No, we don’t mean setting up an Instagram account! Get your pup to meet as many doggies of all ages and sizes as you feel comfortable with. If you are a bit nervous about this, get some of your doggie friends to help you and always check with other owners that their dog is OK with puppies. Playing with other dogs is an important part of your dog’s development and older dogs can help your puppy learn what is acceptable.

Your puppy should also get used to humans of all shapes and sizes, especially any that will be part of their lives. Some common issues that dogs can develop are people wearing hats/helmets or high visibility clothes, children on bikes/scooters and, of course, the postman! The earlier you can get your pup to learn there is nothing to fear from any of these, the better. If you usually walk in a park, try mixing in some street walks so your pup can encounter a variety of sights, people and sounds such as these and also things like sirens and other loud city noises.

Provide Mental Stimulation

Puppies are inquisitive and constantly looking for mischief, on top of which they are desperate to chew, especially until they lose their puppy teeth. Giving them a variety of toys and games to keep them occupied will not only save your furniture and shoes from certain destruction but will also get them using their brains.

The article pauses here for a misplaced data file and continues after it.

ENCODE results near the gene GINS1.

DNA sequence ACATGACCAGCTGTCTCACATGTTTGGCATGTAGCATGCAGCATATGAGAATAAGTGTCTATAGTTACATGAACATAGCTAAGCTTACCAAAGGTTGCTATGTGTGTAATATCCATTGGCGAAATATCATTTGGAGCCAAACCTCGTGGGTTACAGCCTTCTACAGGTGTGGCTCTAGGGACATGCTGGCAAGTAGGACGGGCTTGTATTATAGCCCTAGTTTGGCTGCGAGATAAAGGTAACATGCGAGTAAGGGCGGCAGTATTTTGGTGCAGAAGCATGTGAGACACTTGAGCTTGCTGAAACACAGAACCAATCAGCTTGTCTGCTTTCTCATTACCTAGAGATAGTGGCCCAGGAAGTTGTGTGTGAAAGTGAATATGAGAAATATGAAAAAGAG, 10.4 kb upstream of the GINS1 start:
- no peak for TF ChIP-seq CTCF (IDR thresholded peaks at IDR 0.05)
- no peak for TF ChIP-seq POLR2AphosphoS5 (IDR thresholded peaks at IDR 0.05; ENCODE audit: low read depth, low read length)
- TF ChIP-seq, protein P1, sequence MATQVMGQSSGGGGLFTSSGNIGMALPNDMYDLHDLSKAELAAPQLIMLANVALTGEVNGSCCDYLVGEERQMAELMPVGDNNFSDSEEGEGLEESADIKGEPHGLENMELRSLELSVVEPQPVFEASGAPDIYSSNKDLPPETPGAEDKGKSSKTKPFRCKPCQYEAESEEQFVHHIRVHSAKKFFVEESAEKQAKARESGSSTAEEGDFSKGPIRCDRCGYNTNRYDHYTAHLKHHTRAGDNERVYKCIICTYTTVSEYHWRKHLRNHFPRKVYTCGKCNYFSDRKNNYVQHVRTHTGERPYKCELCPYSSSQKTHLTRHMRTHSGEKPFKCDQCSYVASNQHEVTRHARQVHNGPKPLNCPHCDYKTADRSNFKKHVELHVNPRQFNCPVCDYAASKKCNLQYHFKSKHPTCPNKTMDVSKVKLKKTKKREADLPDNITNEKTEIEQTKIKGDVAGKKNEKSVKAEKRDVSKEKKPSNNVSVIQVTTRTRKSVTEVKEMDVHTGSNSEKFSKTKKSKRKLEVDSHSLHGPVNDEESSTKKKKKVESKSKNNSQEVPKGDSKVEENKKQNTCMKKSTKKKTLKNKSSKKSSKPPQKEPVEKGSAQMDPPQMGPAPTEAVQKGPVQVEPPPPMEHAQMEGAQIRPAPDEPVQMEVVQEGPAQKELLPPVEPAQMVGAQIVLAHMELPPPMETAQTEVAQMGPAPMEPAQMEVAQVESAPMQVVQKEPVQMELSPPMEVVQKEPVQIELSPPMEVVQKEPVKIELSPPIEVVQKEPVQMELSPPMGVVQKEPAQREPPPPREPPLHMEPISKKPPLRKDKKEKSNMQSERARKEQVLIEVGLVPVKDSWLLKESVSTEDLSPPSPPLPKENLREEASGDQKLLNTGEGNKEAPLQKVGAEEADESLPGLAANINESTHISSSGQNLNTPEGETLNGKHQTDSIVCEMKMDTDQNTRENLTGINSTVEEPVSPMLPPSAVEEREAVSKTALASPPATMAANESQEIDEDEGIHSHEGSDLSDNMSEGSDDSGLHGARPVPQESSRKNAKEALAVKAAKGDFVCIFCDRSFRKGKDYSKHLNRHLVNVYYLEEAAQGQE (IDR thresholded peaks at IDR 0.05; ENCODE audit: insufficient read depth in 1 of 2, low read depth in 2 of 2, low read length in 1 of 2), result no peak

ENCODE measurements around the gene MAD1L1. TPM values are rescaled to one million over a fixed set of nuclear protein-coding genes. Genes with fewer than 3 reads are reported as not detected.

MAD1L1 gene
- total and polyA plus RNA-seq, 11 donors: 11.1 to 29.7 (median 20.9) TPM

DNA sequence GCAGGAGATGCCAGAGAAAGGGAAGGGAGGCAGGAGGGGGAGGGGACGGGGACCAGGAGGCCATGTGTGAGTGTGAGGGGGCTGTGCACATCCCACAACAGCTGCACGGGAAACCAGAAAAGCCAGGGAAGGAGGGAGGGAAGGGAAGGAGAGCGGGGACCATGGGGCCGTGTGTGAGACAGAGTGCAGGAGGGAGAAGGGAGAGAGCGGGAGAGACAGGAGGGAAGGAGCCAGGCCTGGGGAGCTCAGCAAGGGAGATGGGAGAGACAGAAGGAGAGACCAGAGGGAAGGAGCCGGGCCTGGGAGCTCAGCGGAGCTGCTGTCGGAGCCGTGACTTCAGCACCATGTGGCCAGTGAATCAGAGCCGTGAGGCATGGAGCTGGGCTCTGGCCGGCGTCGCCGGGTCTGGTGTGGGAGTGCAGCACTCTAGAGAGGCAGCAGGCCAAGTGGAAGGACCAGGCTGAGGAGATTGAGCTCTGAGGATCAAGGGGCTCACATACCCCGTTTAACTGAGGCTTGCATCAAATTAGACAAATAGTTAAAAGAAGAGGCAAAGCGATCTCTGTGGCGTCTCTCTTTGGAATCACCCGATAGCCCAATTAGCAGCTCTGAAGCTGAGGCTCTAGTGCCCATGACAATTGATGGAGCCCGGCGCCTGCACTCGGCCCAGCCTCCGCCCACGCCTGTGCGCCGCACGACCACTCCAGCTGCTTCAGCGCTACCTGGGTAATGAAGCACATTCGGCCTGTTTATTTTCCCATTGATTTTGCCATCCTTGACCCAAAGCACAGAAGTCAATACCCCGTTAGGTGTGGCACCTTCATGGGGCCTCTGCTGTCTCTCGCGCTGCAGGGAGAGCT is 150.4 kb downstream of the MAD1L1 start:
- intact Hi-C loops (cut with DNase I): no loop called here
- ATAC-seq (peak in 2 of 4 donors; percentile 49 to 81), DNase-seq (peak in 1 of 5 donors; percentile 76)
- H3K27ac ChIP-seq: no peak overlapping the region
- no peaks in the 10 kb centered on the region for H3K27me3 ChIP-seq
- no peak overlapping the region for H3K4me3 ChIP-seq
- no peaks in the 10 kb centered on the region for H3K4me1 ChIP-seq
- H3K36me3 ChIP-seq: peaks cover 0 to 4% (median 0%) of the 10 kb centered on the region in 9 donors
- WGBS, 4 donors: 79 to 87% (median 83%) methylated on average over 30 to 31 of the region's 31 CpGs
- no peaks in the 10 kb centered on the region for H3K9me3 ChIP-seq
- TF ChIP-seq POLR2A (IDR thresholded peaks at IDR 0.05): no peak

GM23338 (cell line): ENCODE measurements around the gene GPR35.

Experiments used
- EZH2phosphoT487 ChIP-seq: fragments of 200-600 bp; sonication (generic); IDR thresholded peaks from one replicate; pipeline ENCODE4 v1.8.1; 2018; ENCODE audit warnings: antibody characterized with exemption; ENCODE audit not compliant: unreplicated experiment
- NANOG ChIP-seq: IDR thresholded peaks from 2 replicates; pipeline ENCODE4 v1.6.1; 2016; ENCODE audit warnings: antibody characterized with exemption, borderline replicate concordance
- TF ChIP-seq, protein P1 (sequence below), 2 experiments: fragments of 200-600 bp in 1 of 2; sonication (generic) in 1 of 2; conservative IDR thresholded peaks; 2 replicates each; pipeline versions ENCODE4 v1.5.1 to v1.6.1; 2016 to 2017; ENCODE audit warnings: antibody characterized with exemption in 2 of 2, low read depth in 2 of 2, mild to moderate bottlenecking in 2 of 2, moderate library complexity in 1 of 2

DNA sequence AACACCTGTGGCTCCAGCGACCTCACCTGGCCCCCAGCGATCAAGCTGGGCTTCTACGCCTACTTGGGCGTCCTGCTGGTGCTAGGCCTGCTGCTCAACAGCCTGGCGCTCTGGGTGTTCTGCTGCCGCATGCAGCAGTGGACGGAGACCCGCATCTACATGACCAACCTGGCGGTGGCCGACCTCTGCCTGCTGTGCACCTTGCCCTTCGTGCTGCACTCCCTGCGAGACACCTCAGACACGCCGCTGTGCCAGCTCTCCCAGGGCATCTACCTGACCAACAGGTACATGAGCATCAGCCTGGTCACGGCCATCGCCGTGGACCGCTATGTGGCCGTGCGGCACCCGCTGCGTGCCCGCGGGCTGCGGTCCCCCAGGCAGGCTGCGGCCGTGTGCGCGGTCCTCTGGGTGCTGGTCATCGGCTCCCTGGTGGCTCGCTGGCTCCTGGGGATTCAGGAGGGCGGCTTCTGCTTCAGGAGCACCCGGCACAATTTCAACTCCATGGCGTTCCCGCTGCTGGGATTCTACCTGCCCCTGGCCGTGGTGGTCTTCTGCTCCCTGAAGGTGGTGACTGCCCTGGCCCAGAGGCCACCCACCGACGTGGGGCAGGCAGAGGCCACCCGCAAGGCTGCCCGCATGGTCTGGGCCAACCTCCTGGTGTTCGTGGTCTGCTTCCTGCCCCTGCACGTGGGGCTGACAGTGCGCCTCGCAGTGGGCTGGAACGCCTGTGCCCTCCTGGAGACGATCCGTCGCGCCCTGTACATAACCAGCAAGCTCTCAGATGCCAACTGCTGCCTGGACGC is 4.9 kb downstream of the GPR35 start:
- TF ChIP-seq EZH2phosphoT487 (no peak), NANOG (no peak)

Providing puppies with ‘doggy jobs’ which involve a repetitive action such as licking, sniffing or chewing encourages your puppy to be calm, keeps them mentally stimulated and helps them settle. There are many excellent brain toys for your pup including K9 Connectables, Kong® and Lickimat®

Give Them Time Out

All that learning, playing and discovering his new world is hard work so you will need to factor in some rest time for your pup. Give him a safe place to rest, somewhere away from your other dog, your children and general activity in your house. Your pup will always be more interested in what’s going on around him and want to be involved so you will need to help him when it’s time to rest.

Creating a quiet VIP den area (very important pup) will help give them a quiet safe space they can go to to get away from it all – you can use crates, pens, underneath tables and corners to create a VIP area – just as long as it’s tucked away and quiet.


That’s all, for now, folks, thanks for reading! Keep an eye on Goddard Veterinary Group’s Pet Corner for more from me and my humans, in the meantime, why not visit us on Instagram?GVG Guest Social Editor

@the4leggedfoodies
@goddardvets

Nacho


Please note that any advice given is the view of the blog author and is not necessarily the view or advice of Goddard Veterinary Group. Always seek advice directly from your own vet.